As politicians and government officials debate how the United States can reduce its dependence on foreign oil, a carbon material recently discovered at the University of Missouri-Columbia could help to solve the problem. MU physicist Peter Pfeifer believes this new material could position methane as the fuel of choice for the next generation of alternative fuel vehicles.
While studying the internal structure of activated carbon – a porous material commonly used in processes such as air filtration and water purification – Pfeifer and his collaborators discovered the material they had created contained ‘carbon nanopores,’ a network of uniform channels that penetrated throughout the carbon. What makes this network different is that it is fractal, a geometric pattern that is repeated at increasingly smaller scales.
‘Although they might seem complicated, fractals can be explained in relatively simple mathematical terms,’ said Pfeifer, whose findings are published in the March 18 issue of Physical Review Letters. ‘This discovery means we can predict how the carbon nanopores will act as a material, and we believe they have potential for a number of applications, the most promising of which is alternative fuel storage, particularly of methane gas.’
Currently, methane is stored in heavy-walled steel cylinders under extreme pressure – more than 3,000 pounds per square inch (psi). If such a cylinder was used as a vehicle’s fuel tank and there was an accident, the tank could explode. Pfeifer said that if carbon nanopores were used, methane could be stored safely.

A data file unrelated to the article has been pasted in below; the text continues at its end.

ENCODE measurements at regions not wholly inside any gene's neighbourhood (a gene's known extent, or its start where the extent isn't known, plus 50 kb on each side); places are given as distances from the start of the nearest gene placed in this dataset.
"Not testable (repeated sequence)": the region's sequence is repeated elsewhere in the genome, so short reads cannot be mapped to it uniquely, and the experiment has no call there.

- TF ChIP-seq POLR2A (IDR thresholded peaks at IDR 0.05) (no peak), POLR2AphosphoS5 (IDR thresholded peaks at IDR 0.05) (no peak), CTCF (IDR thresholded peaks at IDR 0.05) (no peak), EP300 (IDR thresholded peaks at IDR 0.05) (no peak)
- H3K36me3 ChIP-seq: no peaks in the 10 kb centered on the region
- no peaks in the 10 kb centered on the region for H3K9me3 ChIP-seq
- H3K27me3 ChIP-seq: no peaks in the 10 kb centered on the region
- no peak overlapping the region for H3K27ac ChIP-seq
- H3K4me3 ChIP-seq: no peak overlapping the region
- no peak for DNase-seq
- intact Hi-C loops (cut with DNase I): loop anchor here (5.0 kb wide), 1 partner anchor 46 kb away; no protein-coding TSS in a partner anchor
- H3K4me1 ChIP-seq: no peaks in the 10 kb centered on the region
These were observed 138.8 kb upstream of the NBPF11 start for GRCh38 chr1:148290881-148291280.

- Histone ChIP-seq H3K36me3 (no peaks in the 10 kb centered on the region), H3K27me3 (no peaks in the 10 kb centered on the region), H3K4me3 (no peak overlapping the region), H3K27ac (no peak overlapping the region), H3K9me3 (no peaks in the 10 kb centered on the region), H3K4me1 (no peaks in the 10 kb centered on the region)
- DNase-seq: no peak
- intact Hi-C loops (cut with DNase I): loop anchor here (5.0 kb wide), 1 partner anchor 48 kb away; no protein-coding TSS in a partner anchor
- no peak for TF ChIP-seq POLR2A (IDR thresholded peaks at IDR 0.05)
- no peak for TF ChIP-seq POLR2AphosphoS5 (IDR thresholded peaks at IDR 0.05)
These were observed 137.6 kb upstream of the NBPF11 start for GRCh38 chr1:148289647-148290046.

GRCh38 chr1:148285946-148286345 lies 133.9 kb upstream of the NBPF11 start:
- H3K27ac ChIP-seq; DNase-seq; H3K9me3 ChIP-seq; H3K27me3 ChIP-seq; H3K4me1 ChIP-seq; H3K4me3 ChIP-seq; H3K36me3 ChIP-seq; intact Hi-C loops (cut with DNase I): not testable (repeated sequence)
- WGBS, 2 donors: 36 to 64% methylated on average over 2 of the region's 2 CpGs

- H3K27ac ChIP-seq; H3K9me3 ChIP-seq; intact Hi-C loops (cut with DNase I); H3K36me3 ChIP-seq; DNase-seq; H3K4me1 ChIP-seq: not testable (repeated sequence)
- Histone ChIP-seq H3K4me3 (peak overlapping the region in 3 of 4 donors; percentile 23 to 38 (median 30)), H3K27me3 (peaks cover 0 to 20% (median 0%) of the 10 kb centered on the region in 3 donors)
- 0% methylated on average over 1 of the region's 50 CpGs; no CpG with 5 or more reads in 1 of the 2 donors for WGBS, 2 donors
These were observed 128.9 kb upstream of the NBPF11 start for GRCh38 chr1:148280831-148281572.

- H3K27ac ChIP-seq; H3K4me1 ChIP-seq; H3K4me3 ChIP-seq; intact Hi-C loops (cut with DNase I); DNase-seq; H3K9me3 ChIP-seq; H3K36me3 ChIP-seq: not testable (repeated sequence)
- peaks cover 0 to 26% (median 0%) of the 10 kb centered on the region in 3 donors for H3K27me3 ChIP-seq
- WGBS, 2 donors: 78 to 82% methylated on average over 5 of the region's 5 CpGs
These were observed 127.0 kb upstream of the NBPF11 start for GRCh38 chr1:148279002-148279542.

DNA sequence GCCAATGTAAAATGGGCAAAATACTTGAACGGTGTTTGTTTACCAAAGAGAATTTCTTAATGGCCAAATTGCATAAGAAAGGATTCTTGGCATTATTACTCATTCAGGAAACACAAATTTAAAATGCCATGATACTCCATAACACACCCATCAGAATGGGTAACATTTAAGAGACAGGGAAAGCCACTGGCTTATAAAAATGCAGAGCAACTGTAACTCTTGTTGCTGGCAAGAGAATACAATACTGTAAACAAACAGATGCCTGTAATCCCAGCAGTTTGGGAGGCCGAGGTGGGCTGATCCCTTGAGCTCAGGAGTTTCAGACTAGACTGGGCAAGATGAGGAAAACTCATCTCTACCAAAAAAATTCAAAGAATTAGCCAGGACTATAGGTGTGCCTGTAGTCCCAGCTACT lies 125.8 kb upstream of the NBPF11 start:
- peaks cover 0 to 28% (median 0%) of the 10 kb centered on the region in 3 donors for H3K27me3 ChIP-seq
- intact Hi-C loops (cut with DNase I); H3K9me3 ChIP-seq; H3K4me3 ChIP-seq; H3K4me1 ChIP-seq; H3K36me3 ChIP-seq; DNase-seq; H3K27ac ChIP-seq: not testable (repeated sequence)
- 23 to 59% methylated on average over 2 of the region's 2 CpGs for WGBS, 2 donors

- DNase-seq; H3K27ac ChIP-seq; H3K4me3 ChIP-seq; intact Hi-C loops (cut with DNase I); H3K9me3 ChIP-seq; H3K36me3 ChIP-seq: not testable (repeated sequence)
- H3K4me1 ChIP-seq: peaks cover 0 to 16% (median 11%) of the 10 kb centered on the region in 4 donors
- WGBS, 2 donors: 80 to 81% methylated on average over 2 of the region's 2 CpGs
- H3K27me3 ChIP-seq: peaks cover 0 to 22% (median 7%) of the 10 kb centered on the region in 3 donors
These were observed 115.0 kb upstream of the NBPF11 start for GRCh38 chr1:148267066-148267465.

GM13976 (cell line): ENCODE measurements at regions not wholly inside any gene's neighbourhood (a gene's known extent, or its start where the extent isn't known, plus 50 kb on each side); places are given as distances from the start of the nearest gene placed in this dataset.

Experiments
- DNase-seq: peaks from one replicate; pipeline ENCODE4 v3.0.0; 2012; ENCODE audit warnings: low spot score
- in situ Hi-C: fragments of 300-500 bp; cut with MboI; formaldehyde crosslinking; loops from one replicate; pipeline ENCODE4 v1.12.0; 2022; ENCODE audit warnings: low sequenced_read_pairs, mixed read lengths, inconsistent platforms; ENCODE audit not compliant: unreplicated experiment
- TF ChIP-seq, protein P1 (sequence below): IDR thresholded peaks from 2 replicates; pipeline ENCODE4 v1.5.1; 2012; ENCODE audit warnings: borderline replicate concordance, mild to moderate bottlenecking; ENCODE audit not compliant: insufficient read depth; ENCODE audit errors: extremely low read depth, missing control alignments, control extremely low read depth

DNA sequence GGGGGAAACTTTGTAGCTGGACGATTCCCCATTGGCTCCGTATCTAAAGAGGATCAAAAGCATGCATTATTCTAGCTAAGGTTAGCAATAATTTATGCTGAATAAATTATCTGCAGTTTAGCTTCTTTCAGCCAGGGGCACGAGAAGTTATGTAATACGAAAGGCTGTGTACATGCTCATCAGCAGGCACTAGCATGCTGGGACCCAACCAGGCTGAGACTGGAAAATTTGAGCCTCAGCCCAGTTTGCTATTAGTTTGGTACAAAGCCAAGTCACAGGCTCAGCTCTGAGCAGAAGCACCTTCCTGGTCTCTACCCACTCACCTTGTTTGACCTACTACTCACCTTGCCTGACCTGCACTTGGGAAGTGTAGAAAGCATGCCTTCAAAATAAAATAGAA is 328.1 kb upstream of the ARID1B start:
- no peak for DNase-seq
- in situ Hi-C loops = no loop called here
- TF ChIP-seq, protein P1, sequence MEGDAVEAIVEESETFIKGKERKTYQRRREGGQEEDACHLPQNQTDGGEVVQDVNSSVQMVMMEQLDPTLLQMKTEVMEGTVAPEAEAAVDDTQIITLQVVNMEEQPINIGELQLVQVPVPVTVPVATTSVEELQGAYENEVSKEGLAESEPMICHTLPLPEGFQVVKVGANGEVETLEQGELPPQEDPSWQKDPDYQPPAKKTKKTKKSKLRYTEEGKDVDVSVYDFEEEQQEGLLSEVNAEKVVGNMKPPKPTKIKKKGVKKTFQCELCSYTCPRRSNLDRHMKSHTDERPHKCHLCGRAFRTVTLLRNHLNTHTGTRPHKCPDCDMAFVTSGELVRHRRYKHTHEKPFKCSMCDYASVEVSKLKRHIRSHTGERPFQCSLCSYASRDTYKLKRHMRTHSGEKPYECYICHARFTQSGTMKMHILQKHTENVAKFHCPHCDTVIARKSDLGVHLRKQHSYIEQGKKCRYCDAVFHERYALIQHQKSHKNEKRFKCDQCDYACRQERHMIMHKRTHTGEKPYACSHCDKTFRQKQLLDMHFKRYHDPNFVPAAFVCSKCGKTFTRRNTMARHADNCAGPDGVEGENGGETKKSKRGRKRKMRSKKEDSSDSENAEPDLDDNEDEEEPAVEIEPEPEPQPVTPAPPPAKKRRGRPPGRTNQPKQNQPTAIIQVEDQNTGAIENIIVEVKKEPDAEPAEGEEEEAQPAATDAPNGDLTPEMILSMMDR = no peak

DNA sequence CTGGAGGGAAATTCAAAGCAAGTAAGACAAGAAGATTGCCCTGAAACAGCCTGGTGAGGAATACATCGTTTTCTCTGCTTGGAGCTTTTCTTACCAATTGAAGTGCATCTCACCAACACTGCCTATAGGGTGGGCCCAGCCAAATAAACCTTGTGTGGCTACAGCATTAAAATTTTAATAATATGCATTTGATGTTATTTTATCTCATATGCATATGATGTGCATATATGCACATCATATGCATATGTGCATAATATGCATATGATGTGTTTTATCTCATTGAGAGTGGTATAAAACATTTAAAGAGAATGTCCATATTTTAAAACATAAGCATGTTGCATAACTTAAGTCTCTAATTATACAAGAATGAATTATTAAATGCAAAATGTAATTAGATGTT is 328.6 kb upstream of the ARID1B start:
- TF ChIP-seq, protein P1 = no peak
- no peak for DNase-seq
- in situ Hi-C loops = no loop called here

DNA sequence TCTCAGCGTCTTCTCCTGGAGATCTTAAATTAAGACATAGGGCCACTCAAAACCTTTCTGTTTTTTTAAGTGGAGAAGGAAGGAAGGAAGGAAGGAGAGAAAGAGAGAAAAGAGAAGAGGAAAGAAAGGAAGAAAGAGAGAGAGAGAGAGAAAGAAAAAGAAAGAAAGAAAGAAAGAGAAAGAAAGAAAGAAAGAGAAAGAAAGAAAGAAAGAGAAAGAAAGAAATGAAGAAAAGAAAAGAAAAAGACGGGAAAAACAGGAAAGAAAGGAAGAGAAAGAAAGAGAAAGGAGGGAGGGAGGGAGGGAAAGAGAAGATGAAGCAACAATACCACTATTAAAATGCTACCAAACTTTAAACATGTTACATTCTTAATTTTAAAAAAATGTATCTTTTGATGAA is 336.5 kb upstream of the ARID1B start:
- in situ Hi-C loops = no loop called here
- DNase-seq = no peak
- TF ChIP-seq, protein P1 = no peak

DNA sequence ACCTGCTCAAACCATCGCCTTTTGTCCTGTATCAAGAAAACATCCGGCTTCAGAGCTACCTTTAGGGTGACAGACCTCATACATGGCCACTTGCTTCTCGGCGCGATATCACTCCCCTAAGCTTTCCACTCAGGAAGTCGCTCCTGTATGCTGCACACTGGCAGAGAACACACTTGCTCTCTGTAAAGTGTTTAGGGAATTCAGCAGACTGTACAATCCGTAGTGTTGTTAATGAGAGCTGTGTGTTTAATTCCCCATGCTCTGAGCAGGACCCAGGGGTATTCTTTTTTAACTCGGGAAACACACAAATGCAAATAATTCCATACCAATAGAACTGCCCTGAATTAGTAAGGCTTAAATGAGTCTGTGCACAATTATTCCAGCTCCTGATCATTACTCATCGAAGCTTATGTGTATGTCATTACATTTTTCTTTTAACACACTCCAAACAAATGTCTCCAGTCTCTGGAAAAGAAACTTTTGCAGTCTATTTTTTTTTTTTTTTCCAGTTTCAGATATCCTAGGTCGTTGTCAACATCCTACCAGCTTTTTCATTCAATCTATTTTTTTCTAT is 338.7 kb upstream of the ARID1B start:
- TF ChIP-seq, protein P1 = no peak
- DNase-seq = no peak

‘Our material offers a number of advantages for methane storage: It’s lightweight, easy to manufacture in large quantities and relatively inexpensive,’ he said. ‘But most importantly, it would allow the methane to be stored at a safer, significantly lower pressure – about 530 psi – which reduces the risk of an explosion should a methane-powered vehicle be in an accident.’
By some estimates, there is a 10,000-year reserve of cleaner-burning methane gas on Earth that could be harnessed. Pfeifer believes that a commercially viable carbon nanopore storage product could be on the market within five years.